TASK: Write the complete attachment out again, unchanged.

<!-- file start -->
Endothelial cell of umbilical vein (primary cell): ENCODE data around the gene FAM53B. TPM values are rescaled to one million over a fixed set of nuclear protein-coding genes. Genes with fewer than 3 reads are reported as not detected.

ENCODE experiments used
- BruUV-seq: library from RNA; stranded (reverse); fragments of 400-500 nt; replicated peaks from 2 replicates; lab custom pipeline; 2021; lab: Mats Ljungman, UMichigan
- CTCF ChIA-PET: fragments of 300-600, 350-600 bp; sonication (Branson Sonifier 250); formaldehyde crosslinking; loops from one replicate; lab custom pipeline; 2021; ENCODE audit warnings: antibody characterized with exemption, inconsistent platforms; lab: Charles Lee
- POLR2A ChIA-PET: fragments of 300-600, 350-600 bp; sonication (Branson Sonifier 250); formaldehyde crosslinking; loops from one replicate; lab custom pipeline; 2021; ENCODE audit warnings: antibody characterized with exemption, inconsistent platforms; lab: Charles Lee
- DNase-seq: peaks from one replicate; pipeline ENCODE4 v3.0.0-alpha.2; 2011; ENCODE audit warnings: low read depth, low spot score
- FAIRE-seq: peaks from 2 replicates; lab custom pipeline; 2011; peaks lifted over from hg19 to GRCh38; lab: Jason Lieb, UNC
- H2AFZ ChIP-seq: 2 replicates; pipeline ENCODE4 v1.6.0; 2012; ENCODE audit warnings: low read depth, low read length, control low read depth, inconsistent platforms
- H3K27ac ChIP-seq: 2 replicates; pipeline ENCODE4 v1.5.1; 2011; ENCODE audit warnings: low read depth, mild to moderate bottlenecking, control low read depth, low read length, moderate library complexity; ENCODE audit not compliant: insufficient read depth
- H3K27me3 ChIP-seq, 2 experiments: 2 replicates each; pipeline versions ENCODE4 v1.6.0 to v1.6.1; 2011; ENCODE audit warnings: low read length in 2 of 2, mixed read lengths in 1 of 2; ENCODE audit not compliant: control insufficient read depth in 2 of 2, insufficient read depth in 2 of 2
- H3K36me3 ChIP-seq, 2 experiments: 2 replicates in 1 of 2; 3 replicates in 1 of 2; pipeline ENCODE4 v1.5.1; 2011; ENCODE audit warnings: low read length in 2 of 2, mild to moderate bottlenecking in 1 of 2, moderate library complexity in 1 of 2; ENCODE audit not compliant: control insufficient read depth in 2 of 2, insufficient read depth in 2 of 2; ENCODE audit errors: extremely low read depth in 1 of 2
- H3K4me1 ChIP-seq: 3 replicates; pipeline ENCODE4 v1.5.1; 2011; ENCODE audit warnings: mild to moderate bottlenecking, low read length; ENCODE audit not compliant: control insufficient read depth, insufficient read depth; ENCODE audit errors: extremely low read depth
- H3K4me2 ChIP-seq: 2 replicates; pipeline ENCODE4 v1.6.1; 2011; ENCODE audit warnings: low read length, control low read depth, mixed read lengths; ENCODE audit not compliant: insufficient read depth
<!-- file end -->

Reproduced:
Endothelial cell of umbilical vein (primary cell): ENCODE data around the gene FAM53B. TPM values are rescaled to one million over a fixed set of nuclear protein-coding genes. Genes with fewer than 3 reads are reported as not detected.

ENCODE experiments used
- BruUV-seq: library from RNA; stranded (reverse); fragments of 400-500 nt; replicated peaks from 2 replicates; lab custom pipeline; 2021; lab: Mats Ljungman, UMichigan
- CTCF ChIA-PET: fragments of 300-600, 350-600 bp; sonication (Branson Sonifier 250); formaldehyde crosslinking; loops from one replicate; lab custom pipeline; 2021; ENCODE audit warnings: antibody characterized with exemption, inconsistent platforms; lab: Charles Lee
- POLR2A ChIA-PET: fragments of 300-600, 350-600 bp; sonication (Branson Sonifier 250); formaldehyde crosslinking; loops from one replicate; lab custom pipeline; 2021; ENCODE audit warnings: antibody characterized with exemption, inconsistent platforms; lab: Charles Lee
- DNase-seq: peaks from one replicate; pipeline ENCODE4 v3.0.0-alpha.2; 2011; ENCODE audit warnings: low read depth, low spot score
- FAIRE-seq: peaks from 2 replicates; lab custom pipeline; 2011; peaks lifted over from hg19 to GRCh38; lab: Jason Lieb, UNC
- H2AFZ ChIP-seq: 2 replicates; pipeline ENCODE4 v1.6.0; 2012; ENCODE audit warnings: low read depth, low read length, control low read depth, inconsistent platforms
- H3K27ac ChIP-seq: 2 replicates; pipeline ENCODE4 v1.5.1; 2011; ENCODE audit warnings: low read depth, mild to moderate bottlenecking, control low read depth, low read length, moderate library complexity; ENCODE audit not compliant: insufficient read depth
- H3K27me3 ChIP-seq, 2 experiments: 2 replicates each; pipeline versions ENCODE4 v1.6.0 to v1.6.1; 2011; ENCODE audit warnings: low read length in 2 of 2, mixed read lengths in 1 of 2; ENCODE audit not compliant: control insufficient read depth in 2 of 2, insufficient read depth in 2 of 2
- H3K36me3 ChIP-seq, 2 experiments: 2 replicates in 1 of 2; 3 replicates in 1 of 2; pipeline ENCODE4 v1.5.1; 2011; ENCODE audit warnings: low read length in 2 of 2, mild to moderate bottlenecking in 1 of 2, moderate library complexity in 1 of 2; ENCODE audit not compliant: control insufficient read depth in 2 of 2, insufficient read depth in 2 of 2; ENCODE audit errors: extremely low read depth in 1 of 2
- H3K4me1 ChIP-seq: 3 replicates; pipeline ENCODE4 v1.5.1; 2011; ENCODE audit warnings: mild to moderate bottlenecking, low read length; ENCODE audit not compliant: control insufficient read depth, insufficient read depth; ENCODE audit errors: extremely low read depth
- H3K4me2 ChIP-seq: 2 replicates; pipeline ENCODE4 v1.6.1; 2011; ENCODE audit warnings: low read length, control low read depth, mixed read lengths; ENCODE audit not compliant: insufficient read depth